Regency Silver Salver by Paul Storr

  • This Regency-period silver salver was crafted by the great Paul Storr
  • At its border's center is an engraved armorial, indicating it was crafted for a client of import
  • It displays the artistry and high-quality craftsmanship associated with the silversmith's hand
  • Get complete item description here
Item No. 31-3073

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This Regency-period silver platter was crafted by the great Paul Storr and displays the timeless artistry and high-quality craftsmanship associated with the silversmith's hand. An elaborate gadrooned border punctuated by acanthus leaves encircles the tray, and at its top center is an engraved armorial, indicating it was crafted for a client of import.

A salver is a flat tray of silver or other metal used for carrying or serving glasses, cups and dishes at the table or presenting a letter or card by a servant. In a royal or noble household, the fear of poisoning led to the custom of tasting the food or drink before it was served to the master and his guests, known as the assay of meat and drink. In Spanish, the term for this process was called “salva.” The term “salva” was soon applied to the dish or tray on which the food or drink was presented after the tasting process; by the 19th century, the term evolved to "salver," which became a popular serving tray on the English table.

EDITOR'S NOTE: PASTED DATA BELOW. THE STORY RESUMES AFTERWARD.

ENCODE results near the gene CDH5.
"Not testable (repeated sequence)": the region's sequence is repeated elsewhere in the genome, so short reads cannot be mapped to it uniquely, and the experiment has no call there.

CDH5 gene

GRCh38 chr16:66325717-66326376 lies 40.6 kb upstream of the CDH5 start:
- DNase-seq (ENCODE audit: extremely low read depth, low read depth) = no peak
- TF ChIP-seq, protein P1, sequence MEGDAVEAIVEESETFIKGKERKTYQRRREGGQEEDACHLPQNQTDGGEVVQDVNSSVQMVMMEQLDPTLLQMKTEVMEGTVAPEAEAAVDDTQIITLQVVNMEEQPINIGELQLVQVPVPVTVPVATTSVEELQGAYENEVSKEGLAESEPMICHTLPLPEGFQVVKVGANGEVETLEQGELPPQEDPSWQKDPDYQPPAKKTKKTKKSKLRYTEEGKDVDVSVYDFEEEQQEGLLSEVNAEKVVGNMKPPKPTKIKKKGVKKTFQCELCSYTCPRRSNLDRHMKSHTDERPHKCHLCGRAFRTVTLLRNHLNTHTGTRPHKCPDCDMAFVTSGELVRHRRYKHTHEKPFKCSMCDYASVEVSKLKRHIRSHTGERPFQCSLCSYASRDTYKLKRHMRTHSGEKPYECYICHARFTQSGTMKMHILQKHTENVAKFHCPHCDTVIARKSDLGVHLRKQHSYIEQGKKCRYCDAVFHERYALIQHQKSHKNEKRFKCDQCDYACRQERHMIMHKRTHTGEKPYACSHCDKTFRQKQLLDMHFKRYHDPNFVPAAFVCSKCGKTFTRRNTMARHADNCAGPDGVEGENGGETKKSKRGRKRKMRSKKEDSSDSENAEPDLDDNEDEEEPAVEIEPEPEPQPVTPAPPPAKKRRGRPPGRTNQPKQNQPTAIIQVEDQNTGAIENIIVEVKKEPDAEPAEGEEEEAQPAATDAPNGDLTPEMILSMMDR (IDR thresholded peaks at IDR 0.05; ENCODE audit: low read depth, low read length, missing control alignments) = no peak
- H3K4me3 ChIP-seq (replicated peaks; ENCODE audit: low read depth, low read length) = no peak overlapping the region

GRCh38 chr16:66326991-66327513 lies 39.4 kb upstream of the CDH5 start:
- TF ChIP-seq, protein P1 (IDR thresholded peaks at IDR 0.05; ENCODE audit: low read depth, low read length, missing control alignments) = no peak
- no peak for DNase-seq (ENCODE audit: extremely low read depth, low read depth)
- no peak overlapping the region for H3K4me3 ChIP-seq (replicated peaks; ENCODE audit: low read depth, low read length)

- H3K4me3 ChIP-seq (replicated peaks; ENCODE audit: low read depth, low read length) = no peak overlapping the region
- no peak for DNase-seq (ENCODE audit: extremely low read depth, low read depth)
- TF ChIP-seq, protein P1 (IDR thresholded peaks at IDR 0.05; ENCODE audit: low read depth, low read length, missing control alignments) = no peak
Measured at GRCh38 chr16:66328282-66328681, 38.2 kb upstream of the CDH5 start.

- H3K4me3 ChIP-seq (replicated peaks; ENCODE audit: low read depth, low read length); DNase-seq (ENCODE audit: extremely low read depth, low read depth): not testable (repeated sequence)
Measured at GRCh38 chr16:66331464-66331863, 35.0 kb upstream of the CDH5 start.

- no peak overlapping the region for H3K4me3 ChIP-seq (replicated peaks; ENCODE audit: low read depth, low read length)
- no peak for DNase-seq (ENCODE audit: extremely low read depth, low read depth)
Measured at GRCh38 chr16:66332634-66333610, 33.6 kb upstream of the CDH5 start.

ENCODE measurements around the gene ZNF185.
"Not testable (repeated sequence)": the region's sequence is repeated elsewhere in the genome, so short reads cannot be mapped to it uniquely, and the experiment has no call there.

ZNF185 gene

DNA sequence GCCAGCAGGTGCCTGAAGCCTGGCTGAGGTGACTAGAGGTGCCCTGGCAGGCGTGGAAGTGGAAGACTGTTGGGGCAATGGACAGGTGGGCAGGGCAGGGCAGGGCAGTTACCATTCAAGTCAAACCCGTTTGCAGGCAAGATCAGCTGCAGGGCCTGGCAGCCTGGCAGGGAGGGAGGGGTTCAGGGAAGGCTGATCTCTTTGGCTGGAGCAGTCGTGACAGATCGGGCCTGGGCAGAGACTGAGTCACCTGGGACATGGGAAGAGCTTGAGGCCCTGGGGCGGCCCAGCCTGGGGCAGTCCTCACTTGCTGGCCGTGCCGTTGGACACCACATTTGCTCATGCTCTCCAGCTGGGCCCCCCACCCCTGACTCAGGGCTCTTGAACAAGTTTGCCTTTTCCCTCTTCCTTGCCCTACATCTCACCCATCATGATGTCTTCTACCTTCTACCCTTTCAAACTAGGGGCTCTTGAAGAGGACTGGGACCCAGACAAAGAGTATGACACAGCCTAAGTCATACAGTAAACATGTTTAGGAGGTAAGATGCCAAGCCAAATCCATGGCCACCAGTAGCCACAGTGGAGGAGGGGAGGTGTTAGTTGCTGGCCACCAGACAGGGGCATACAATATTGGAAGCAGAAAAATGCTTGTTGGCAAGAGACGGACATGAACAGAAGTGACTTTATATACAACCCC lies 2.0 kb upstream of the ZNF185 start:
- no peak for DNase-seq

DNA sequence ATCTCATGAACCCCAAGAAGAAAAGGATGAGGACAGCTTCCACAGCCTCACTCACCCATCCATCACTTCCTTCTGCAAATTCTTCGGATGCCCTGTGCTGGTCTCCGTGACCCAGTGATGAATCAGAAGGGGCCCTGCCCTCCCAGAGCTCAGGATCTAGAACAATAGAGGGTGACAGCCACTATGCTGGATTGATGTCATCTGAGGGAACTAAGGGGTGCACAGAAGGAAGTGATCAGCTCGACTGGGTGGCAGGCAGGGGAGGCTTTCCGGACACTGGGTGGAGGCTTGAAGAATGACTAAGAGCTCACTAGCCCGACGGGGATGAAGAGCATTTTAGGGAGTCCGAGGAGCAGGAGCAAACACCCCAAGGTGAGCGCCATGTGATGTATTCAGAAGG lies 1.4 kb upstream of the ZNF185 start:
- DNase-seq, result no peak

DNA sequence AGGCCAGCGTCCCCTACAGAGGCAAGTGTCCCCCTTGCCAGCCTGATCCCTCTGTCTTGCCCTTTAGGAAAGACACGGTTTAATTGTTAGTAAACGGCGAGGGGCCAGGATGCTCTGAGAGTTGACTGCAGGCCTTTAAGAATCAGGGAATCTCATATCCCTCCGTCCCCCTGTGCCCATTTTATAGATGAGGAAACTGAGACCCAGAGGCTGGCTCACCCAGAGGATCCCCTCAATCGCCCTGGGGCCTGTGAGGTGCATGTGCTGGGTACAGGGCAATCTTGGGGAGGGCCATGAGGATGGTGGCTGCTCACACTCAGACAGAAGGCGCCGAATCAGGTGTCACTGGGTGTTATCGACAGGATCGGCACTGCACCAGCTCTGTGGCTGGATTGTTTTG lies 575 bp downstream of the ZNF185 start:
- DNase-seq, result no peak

Hallmarked London, 1808

22" wide x 15 1/2" deep x 1 1/2" high
Regency Silver Salver by Paul Storr
Maker: Storr, Paul
Period: 19th Century
Origin: England
Type: Trays/Salvers
Depth: 15.5 Inches
Width: 22.0 Inches
Height: 1.5 Inches
Style: Regency

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